An eyewitness told my favorite story in Texas this week. This is the Jones Cafe, considered the first integrated cafe in Texas. It was located in what is now Southlake. The cafe opened in 1949 when integration across America was quite rare.
William Jones was a guest speaker at the Grapevine Historical Society. He is the son of the owners of the original cafe. This is how Jones, 82, a bandleader and music teacher, told the story of his family’s cafe next to his family’s auction barn.
“When the cafe first opened, they just opened it first. [auction] sales days. And all they did was just serve coffee, and they had sandwiches. Then it became a full-time cafe where it was open six days a week, not open on Sundays. And it usually opened at 7 in the morning, then it was open until the last customers left in the evening, usually around 10 or 10:30 p.m.
“They sold out breakfast, lunch and also dinner. When they first started, it was basically the cowboys who came to the sales barn. Then it stayed open all day, not just on sale days. [The cafe served] lots of traffic on Hwy 114. There was nothing between Roanoke and Grapevine at that time. The cafe was right in the middle, half way.
“So a lot of the regular traffic on the 114 stopped for lunch, dinner, desserts. And a lot of truckers were passing. And in those days, a lot of the overland truckers were Negroes, and they would come in the back door to see if they could get something to eat. And my mother Elnora and aunt Lula – they were sisters – they ran the cafe.
“But they were just telling them, ‘No, you go to the front, and we’ll serve you.’
“They said, ‘Well, we can’t do that.’
“And they were like, ‘Yes, you can because we own the place.’
“Historically, people say, this is the first integrated cafe in the state of Texas. And there was never a question about it. It didn’t matter. We have never had a single incident to my knowledge. Someone would come in and sit next to a cowboy at the counter or at a table. Everyone ate, talked and carried on.
“In a way, it was a more civil time than what we’re going through now. I think now we see that people get angry very quickly. And that wasn’t necessarily the case right after the Second World War. I think we were all coming out of the Depression, a terrible war. People found a way to find the humanity in others.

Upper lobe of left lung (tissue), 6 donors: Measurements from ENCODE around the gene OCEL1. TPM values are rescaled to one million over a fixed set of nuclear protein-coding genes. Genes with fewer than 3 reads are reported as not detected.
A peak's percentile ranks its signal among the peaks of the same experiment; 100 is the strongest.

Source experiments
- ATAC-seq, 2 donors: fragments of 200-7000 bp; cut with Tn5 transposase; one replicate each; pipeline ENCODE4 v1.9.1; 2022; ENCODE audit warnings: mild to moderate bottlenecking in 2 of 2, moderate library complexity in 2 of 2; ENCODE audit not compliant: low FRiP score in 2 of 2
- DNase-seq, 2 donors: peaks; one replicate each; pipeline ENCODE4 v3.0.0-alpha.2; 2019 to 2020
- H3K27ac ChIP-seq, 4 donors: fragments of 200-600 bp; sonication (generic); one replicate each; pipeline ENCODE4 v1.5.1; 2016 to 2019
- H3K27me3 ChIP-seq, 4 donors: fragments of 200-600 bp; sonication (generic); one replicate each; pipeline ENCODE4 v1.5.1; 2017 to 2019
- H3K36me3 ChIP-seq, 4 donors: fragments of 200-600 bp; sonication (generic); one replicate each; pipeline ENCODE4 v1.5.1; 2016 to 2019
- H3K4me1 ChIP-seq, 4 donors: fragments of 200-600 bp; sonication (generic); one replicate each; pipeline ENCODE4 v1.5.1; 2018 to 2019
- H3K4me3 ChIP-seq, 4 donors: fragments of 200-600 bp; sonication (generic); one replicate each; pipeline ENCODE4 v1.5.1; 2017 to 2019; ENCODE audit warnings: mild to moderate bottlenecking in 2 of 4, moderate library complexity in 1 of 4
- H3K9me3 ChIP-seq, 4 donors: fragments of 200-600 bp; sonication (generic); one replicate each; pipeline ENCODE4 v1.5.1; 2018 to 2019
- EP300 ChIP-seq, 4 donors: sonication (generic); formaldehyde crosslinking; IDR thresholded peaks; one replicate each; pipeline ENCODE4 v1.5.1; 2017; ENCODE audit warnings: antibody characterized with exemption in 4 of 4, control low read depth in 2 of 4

Trying to place this decades-old story in the context of modern Southlake is a difficult dilemma. Southlake’s national image is tainted by a series of events that some say paints the town as insensitive to the concerns of people of color.
For years, students at Carroll ISD complained that the predominantly white and fairly wealthy city was indifferent and unresponsive to persistent non-white concerns.
The issue changed the course of the town and its well-regarded school district. Several junior members of the Carroll School Board are now considered national experts on how to support school boards and block anti-racism initiatives.
The Feds are investigating potential civil rights violations. And the district settled a lawsuit brought by a relative. The settlement prevents Carroll from mandating his cultural competency training and also dissolves the district’s diversity council.
To top it all off, NBC News produced a multi-episode podcast about Southlake’s issues.
When you hear the story of the Jones Cafe told by William Jones, as I did this week, it becomes clear that Southlake has struggled to build on its tolerant past. Originally, the commune was among the most tolerant.
The cafe closed in the early 1970s. Southlake later named its park and nature center after Jones’ grandfather, Bob Jones, a former slave who became a wealthy landowner and community leader respected.
Three months ago at Bob Jones Park, the city unveiled a statue of Bob and his wife, Almeady.
The Watchdog tells this story in hopes that the town and its schools can heal. History should not be forgotten or concealed. I say, look to the past to fix the future.
Become a citizen of Watchdog Nation.
Join Dave Lieber and learn how to be a super consumer.
Surveillance bulletin: Sign up for The Watchdog’s FREE weekly newsletter to keep up to date: click here.
Watch this free training video from Dave: https://youtu.be/uhUEUCNKGjc
Subscribe: PLEASE support The Watchdog’s brand of simple journalism designed to save you time, money and aggravation. Treat yourself to a digital subscription (and make it look good!) using the special Watchdog code: https://www.dallasnews.com/subscribe/watchdog-1
Watchdog home page: You can’t afford to miss The Watchdog’s two reports every week. Follow our latest reports always on The Watchdog home page which presents all the recent headings.
Facebook: Connect with The Watchdog on our Facebook group. Search for “Dallas News Watchdog Posse”.
The Dallas Morning News Watchdog column is the 2019 winner of the National Society of Newspaper Columnists’ top column writing award. The contest judge called his winning works “models of suspenseful storytelling and public service.”
Read his winning columns:
* Assist the widow of Officer JD Tippit, the Dallas police officer killed by Lee Harvey Oswald, to be buried next to her late husband
* Help a waitress injured by an unscrupulous used car dealer